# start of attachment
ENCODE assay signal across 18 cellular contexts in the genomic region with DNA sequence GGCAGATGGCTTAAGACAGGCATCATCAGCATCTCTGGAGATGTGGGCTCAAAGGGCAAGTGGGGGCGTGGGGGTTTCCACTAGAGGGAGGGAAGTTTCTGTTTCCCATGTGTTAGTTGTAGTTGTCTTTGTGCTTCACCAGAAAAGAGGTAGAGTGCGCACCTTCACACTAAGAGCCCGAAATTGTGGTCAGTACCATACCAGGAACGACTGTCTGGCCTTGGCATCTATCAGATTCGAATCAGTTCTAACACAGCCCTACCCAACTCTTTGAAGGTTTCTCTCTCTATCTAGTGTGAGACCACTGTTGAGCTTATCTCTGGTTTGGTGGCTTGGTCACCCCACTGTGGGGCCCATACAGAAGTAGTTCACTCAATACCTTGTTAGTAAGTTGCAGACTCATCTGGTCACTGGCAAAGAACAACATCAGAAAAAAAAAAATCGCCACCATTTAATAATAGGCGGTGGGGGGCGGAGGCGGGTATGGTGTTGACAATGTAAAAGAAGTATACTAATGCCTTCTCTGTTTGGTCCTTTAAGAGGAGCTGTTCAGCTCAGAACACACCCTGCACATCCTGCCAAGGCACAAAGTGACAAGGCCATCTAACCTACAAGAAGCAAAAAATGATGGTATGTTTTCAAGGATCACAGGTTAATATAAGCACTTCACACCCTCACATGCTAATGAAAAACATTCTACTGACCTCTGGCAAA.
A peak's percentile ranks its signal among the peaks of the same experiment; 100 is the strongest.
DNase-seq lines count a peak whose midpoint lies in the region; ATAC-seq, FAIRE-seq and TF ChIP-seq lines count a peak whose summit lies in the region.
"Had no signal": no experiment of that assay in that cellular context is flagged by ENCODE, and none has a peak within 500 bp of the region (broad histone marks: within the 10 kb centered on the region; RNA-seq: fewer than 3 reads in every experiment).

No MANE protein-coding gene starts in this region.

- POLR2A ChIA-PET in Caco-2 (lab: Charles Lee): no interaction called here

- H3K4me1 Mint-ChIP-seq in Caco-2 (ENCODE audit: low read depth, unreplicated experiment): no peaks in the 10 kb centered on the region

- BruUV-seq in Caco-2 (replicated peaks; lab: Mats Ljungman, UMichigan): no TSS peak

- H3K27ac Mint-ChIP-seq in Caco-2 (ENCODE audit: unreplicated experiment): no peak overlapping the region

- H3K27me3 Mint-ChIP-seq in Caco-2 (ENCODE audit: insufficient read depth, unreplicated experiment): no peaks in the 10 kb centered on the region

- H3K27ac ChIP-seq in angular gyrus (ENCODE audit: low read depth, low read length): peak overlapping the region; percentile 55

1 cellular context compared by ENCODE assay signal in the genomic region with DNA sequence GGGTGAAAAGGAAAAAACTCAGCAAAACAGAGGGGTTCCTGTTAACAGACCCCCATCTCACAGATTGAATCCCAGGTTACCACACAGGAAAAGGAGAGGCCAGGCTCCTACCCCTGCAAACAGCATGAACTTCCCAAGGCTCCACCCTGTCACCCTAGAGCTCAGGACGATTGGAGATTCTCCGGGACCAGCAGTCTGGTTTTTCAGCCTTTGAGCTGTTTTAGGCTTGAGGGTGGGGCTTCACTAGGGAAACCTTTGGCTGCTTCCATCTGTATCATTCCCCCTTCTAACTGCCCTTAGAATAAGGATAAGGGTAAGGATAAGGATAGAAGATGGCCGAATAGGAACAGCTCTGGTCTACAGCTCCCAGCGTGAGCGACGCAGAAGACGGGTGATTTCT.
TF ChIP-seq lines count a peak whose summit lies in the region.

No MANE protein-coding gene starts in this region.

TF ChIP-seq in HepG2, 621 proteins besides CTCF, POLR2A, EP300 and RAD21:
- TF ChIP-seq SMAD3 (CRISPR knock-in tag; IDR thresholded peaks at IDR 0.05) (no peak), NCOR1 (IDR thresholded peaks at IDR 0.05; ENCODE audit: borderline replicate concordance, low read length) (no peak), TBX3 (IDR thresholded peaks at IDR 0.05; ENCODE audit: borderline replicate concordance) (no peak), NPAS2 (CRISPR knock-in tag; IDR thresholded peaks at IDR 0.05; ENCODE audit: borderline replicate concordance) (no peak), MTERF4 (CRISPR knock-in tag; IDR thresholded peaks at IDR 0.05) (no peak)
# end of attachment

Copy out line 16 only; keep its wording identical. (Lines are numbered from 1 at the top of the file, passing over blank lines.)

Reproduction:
- TF ChIP-seq SMAD3 (CRISPR knock-in tag; IDR thresholded peaks at IDR 0.05) (no peak), NCOR1 (IDR thresholded peaks at IDR 0.05; ENCODE audit: borderline replicate concordance, low read length) (no peak), TBX3 (IDR thresholded peaks at IDR 0.05; ENCODE audit: borderline replicate concordance) (no peak), NPAS2 (CRISPR knock-in tag; IDR thresholded peaks at IDR 0.05; ENCODE audit: borderline replicate concordance) (no peak), MTERF4 (CRISPR knock-in tag; IDR thresholded peaks at IDR 0.05) (no peak)